As an 11th year employee of Woodloch, I’ve heard of cases of “Woodloch Withdrawal” before, but I never knew how strenuous it can be to return to “normal life” after visiting us. This article, written by Barbara Cooper, seems to sum up everything quite nicely. Here are some highlights, and the rest of the article is available at Ms. Cooper’s blog. Read for yourself!
We got back from our spectacular family vacation at Woodloch Pines on Sunday and it’s been All Reality, All the Time ever since.
Monday, I came downstairs for breakfast. No one offered me a cup of freshly brewed coffee. Nor my choice of juice and/or sliced fruit. No offers of my choice of those little boxes of cereal or oatmeal. No one perfectly poached my eggs and served them to me with thick-sliced bacon and dry toast–just the way I like it. There were no refills.
No home fries.
No one but me to make the mutually exclusive meals for my daughters. (Note how Ana eats all but the crusts on her toast and Jane eats only the crusts. Jane eats the eggs; Ana eats the bacon.) (Why, yes, I’m totally okay with this dynamic that happens at every single meal every single day. I’m sure after they leave home for college and I have a long rest in the padded room of my choice, this twitch should disappear.)
When I returned to my room, no one had miraculously made my bed and emptied the trash and left me fresh towels.
The morning’s activities consisted of me dragging two surly children to the grocery store and then unloading a van full of groceries by myself. Also? Seven loads of laundry and the deflection of many, many, many requests to go to Michael’s.
At no point did I consider calling the spa and getting a massage.
At no point did I leave the kids at the bumper cars and the indoor jungle gym and go work off my Scandinavian Pancakes in the fitness room.
By the time lunch rolled around, I was starving and instructed my children not to talk to me until I had eaten something because I couldn’t be trusted to be fair and rational in my response.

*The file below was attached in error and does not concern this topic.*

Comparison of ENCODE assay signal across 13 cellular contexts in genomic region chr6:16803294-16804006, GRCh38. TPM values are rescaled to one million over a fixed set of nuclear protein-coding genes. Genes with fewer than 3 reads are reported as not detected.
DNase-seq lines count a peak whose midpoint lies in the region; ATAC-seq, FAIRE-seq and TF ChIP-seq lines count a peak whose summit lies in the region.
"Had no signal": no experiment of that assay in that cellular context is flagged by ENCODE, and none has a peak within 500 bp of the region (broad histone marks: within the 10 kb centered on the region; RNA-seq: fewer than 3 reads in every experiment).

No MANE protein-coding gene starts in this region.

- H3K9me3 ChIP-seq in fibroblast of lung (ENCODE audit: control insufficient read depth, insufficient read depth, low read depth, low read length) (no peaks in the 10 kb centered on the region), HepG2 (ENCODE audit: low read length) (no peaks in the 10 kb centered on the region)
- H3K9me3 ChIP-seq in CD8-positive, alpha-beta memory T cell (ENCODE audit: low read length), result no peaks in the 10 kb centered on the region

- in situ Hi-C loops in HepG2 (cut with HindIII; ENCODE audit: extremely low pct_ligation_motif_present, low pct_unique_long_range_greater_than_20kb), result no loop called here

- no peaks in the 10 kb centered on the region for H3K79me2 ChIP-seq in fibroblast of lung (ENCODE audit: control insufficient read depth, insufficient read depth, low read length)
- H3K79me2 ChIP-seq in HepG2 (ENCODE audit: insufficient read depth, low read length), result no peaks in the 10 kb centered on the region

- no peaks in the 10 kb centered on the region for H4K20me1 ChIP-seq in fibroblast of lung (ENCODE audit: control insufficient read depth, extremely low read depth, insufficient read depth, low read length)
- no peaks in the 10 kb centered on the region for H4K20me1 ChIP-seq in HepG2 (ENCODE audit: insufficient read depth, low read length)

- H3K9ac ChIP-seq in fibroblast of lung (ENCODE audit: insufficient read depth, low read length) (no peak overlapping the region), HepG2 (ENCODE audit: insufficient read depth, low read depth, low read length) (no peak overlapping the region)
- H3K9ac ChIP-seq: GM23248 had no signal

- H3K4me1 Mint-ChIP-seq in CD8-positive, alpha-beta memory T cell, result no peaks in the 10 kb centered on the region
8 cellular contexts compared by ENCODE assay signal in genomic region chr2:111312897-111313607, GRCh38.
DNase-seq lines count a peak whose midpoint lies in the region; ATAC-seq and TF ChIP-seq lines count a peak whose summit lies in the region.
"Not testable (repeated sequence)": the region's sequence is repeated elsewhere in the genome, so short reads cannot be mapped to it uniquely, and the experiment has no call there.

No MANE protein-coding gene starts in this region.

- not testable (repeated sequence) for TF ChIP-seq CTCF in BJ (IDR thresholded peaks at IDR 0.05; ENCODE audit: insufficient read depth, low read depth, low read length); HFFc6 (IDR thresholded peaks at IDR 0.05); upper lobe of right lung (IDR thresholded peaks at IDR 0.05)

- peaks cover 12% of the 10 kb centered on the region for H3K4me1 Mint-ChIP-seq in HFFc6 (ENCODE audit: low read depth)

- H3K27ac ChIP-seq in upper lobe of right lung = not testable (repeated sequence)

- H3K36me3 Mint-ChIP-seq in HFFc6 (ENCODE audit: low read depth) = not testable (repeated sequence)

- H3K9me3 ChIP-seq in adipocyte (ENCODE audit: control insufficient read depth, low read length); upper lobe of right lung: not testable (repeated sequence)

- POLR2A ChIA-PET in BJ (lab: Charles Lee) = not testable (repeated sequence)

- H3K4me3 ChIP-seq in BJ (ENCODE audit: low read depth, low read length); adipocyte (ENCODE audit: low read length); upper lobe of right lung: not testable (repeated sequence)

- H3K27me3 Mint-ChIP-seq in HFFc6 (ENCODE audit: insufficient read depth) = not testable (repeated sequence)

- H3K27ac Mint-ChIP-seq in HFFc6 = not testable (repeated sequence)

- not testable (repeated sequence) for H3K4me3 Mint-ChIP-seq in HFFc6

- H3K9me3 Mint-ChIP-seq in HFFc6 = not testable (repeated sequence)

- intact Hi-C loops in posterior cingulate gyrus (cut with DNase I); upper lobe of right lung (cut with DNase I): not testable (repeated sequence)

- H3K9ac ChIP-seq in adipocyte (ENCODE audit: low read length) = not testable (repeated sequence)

Only, there was no waitress to offer me my choice of sandwiches, or seared Ahi Tuna on a bed of greens or something from the bar.
No home fries. (There is a serious lack of home fries around here.)
After I ate my nuked Lean Cuisine (yum), I started on the afternoon’s activity: Namely, finding the horrible toxic smell in my refrigerator. This seemed a far cry from attending a beading class, fishing… playing miniature golf and/or riding bumper boats….
But back to reality: There was no amazing “theme” dinner, complete with parade of costumed characters.
In fact, there was no evening entertainment at all, unless you count the verbal sparring as I tried to get my kids into the bathtub. No fun family activity like horse races or magic shows. (We did, however, have Jane to weigh in with one of her particular talents.)
No one offered to take a family photo of us all dressed up. In fact, oddly enough, no one really dressed for dinner.
I don’t know. At some point it occurred to me that we might MOVE to Woodloch and I could get a job teaching knitting classes –except that I’m really not that great of a knitter so I might not be able to support my family. It’s very tempting because the staff at Woodloch LOVES it there. I can’t tell you how impressed we were by the total commitment of the staff.
On the other hand, at least I control the music at home and hopefully it won’t lead to me having two consecutive dreams about Lionel Richie as happened at Woodloch. Still, small price to pay for the sheer awesomeness that was our family–emphasis on family–vacation.
Have you ever personally gone through this condition? If so, we’d love to hear your stories!
And of course, the only prescription available for this is a visit back… All the fun at Lake Teedyuskung awaits you! Oh, and you’re table is ready :)